I suspect this spot approach has been deemed to be too risky either due to bidding games or not being able to trust that an additional bidder will appear if a near-term shortfall is about to occur.

        • Yep, that’s how the market “works” – 15 minute blocks back when I had generators as customers – it may have changed in the last 15 years.
          If everything is predictable and no-one is playing cartel games it works well. When things move out of the design range, well…

        • The Travelling PhantomMEMBER

          On the boomers wireless radio station they were blaming renewable energy for the high electricity prices 🤦🤷 and the lack of more coal generated electricity 😳

  2. Pointless exercise in throwing darts at where interest rates may be next week or next year, or the latest quantifying headline house price falls, but if I was placing a wager,whether Australia will collect silver, and looking at the March quarter lending stats for New Zealand , of the 45256 new mortgage originations, 16.8 percent by number were at DTI above 6. And, when compared to Australia interest only lending, including revolving credit, has fallen in New Zealand and is back to levels last seen in the December 2015 quarter by amount, but substantially lower at 18.5 percent of outstanding stock.

  3. alwaysanonMEMBER

    The energy company CEOs & Boards need to be reminded that they only get to have a lucrative gas export market if they keep the lights on at reasonable prices at home. Otherwise we have every right to turn off the taps at Gladstone and otherwise intervene until they are back on…

    I think we’ve seen during the pandemic the emergency powers that the PM and Premiers have to just seize and shut things – let’s do it!

    Imagine how much better a bargaining position Albo would have if he dropped some Federales in and forcibly shut Gladstone and was like “Do I have your attention now? See how seriously I am taking this? You don’t get to reopen it until the East Coast gas and electricity market isn’t gouging and blacking out Australians”…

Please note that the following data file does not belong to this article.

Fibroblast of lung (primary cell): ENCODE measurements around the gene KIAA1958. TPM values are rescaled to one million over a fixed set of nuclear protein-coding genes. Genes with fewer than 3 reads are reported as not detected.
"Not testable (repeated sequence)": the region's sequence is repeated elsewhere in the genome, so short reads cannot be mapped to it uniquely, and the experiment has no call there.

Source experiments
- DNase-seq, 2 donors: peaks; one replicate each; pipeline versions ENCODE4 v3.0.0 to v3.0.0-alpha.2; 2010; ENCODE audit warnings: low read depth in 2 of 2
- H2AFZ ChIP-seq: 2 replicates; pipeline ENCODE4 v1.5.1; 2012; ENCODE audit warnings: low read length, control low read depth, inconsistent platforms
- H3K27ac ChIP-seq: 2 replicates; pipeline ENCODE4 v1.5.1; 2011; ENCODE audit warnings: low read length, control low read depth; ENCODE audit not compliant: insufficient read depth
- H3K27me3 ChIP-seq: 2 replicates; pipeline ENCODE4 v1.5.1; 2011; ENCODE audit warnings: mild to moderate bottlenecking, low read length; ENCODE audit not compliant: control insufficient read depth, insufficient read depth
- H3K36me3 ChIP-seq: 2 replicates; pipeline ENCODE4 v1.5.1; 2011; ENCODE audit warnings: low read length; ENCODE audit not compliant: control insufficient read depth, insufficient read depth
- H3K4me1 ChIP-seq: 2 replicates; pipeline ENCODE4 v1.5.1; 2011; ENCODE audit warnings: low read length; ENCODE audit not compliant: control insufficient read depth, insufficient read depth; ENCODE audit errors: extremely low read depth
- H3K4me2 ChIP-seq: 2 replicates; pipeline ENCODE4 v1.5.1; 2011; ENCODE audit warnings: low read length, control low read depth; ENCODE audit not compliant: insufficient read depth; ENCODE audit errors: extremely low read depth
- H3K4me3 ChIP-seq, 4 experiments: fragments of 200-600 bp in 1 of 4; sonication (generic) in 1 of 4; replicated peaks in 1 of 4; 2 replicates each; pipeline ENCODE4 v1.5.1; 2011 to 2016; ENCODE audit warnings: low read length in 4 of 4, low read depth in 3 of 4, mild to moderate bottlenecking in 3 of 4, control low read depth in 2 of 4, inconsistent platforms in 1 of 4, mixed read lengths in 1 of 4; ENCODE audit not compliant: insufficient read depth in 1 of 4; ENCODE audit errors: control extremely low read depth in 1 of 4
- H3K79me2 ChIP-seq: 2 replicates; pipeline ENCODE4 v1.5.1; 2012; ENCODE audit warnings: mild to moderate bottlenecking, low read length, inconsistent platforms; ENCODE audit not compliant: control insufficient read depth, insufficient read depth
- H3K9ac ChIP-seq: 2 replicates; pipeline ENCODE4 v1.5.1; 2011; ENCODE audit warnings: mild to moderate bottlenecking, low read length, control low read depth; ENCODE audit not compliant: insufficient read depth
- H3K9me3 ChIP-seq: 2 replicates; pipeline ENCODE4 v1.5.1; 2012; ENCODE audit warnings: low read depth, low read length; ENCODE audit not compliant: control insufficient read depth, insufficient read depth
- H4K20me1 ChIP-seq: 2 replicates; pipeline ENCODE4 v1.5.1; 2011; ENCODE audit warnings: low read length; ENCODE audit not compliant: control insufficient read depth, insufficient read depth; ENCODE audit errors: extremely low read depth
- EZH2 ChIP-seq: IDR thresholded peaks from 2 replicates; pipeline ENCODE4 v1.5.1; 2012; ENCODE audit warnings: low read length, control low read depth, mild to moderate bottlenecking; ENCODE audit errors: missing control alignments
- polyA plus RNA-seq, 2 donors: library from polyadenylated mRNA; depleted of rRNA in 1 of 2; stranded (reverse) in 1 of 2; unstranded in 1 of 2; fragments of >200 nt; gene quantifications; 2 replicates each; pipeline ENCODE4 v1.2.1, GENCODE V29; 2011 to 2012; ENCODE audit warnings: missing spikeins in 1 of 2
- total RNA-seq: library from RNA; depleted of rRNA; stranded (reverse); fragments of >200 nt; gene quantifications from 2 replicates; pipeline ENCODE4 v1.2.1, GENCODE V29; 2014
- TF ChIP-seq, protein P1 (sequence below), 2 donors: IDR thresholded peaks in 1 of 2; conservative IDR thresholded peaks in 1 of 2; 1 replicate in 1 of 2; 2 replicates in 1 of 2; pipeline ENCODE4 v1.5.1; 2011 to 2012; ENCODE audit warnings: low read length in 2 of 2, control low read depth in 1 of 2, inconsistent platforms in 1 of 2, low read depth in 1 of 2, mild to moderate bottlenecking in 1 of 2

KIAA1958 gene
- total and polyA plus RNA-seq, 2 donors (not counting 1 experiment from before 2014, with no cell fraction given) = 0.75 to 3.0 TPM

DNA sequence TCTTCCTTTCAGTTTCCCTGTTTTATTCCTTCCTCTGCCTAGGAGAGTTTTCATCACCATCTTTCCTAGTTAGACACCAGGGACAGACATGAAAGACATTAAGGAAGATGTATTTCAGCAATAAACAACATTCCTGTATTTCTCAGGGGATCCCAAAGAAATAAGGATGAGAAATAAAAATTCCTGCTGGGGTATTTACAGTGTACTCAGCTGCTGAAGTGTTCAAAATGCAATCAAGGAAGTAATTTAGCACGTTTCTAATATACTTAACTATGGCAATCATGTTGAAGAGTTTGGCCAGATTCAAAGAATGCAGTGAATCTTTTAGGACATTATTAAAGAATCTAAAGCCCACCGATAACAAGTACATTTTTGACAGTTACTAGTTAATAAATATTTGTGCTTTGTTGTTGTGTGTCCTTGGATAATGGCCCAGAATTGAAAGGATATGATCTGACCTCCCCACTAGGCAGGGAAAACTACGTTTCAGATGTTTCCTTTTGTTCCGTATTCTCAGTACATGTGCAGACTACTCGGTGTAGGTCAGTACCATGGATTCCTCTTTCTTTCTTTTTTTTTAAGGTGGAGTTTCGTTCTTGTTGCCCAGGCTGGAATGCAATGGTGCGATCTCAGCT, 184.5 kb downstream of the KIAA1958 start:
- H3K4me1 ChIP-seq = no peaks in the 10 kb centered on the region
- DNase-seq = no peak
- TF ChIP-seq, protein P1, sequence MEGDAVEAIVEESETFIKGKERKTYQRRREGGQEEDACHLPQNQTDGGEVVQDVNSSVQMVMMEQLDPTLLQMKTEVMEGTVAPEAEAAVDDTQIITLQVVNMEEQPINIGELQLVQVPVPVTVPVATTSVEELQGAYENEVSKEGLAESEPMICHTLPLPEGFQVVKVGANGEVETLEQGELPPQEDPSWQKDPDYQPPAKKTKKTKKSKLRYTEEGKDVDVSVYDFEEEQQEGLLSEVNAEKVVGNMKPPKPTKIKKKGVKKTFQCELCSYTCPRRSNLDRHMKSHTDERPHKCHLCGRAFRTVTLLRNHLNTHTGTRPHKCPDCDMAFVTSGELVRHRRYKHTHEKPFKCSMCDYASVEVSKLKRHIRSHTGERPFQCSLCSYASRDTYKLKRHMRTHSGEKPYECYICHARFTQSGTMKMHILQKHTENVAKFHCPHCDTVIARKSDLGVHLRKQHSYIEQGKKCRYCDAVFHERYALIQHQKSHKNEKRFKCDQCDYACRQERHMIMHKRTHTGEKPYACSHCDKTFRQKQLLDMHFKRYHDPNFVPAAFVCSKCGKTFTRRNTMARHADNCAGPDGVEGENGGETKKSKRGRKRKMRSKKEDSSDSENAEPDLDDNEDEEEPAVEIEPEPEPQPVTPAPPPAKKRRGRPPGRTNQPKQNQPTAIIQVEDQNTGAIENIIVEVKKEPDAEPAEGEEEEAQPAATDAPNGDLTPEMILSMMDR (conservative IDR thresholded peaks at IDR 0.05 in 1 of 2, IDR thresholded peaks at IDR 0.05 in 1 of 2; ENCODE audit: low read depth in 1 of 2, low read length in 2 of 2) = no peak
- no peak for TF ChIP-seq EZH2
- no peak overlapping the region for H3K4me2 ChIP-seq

4. This might interest some of you (links to 3 YouTube vids)

    that they (central banks) are tying to fight supply side inflation with rates, it don’t even work when Volcker used it in the 70s!

    “For anyone who missed Part 1 of our @EmilKalinowski Volcker Myth trilogy, here it is.

    Monetary experts taking control and slaying the inflation dragon? Not remotely.”

    • Yep, very important to understand. The only way to stop this inflation is to open the supply taps and make up with Russia. Core inflation is currently slowing down, only energy and food is on the increase still.

      The Fed and the gov seems insistant on killing off the poor and destablising the world instead of doing the above.

    • It was just to crush labour in the Raygun way by gutting bargaining power and then some are confused how wages and productivity diverged mid 70s. Even when they could have done society better by taxing non socially productive $$$$$, but naw dog taxes are theft of – the mans[tm] – dollar and best of all higher IR helps Banks make free money for themselves. Hence why they are always so fast in passing rate cuts down in the past ….

      • TailorTrashMEMBER

        Think the shoulder flash says straya ……..and if NZ ….would still question .
        ……..but then the military is getting a tad woke so may now be the thing

        • That’s an easy one to answer. This is direct from the US, along with a whole lot of other stuff like; I’m blessed, I wanted to serve my country (never heard this until the 90s), flying the flag at press conferences etc. All these things make me want to reach for the gun I don’t own nor believe in owning, but on some occasions I wish I did and I had!

  5. ps://

    What’s the bet we force them offshore or just kill them off.

  6. Tim Buckley, Director of Climate Energy Finance Studies, clearly reads MB. He used similar / same language (“war profiteering”) as MB to describe the treasonous parasitic gas corporations, while roasting them on ABC “PM” radio program this evening.

    • He did the same thing a couple of weeks ago

      “There’s plenty of gas, we don’t need new fields
      We keep exporting it all

      We’re paying the net back price

      Look at wa

      They’re a cartel

      They pay no tax

      War time super profits tax needed

  7. The Travelling PhantomMEMBER

    Interesting aspect in the US of A housing market, no one wants to sell as they have bought with mortgage rate of about 2% so why to replace it with 6%??

  8. Help!!!
    Someone please explain what rubbish this is:

    Says there that there isa price cap and somehow aemo has taken over the generators??? How can they do that for assets they do not own (or do they and the energy companies only lease and run them)?
    And then,down the bottom it says that they canapply for compensation for direct and opportunity that will be passed on to consumer anyway. So how does this actually mean price capping work?